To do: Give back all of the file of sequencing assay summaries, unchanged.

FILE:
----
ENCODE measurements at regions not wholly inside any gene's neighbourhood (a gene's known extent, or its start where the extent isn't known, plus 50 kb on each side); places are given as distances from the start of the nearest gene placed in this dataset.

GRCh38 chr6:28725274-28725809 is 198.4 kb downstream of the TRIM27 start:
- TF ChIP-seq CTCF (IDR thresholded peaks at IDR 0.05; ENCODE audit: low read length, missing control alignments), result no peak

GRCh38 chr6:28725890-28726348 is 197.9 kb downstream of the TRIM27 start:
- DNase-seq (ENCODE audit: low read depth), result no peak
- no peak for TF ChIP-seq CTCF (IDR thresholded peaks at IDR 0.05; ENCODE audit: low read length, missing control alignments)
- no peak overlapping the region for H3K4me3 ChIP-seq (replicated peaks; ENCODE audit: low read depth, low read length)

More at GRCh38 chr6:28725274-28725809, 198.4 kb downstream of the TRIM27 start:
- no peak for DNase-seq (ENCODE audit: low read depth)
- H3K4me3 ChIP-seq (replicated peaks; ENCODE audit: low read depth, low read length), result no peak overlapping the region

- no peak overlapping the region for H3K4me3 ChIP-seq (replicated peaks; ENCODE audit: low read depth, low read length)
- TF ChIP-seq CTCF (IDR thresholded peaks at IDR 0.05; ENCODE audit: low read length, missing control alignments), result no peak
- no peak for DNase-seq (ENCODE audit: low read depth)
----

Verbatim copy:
ENCODE measurements at regions not wholly inside any gene's neighbourhood (a gene's known extent, or its start where the extent isn't known, plus 50 kb on each side); places are given as distances from the start of the nearest gene placed in this dataset.

GRCh38 chr6:28725274-28725809 is 198.4 kb downstream of the TRIM27 start:
- TF ChIP-seq CTCF (IDR thresholded peaks at IDR 0.05; ENCODE audit: low read length, missing control alignments), result no peak

GRCh38 chr6:28725890-28726348 is 197.9 kb downstream of the TRIM27 start:
- DNase-seq (ENCODE audit: low read depth), result no peak
- no peak for TF ChIP-seq CTCF (IDR thresholded peaks at IDR 0.05; ENCODE audit: low read length, missing control alignments)
- no peak overlapping the region for H3K4me3 ChIP-seq (replicated peaks; ENCODE audit: low read depth, low read length)

More at GRCh38 chr6:28725274-28725809, 198.4 kb downstream of the TRIM27 start:
- no peak for DNase-seq (ENCODE audit: low read depth)
- H3K4me3 ChIP-seq (replicated peaks; ENCODE audit: low read depth, low read length), result no peak overlapping the region

- no peak overlapping the region for H3K4me3 ChIP-seq (replicated peaks; ENCODE audit: low read depth, low read length)
- TF ChIP-seq CTCF (IDR thresholded peaks at IDR 0.05; ENCODE audit: low read length, missing control alignments), result no peak
- no peak for DNase-seq (ENCODE audit: low read depth)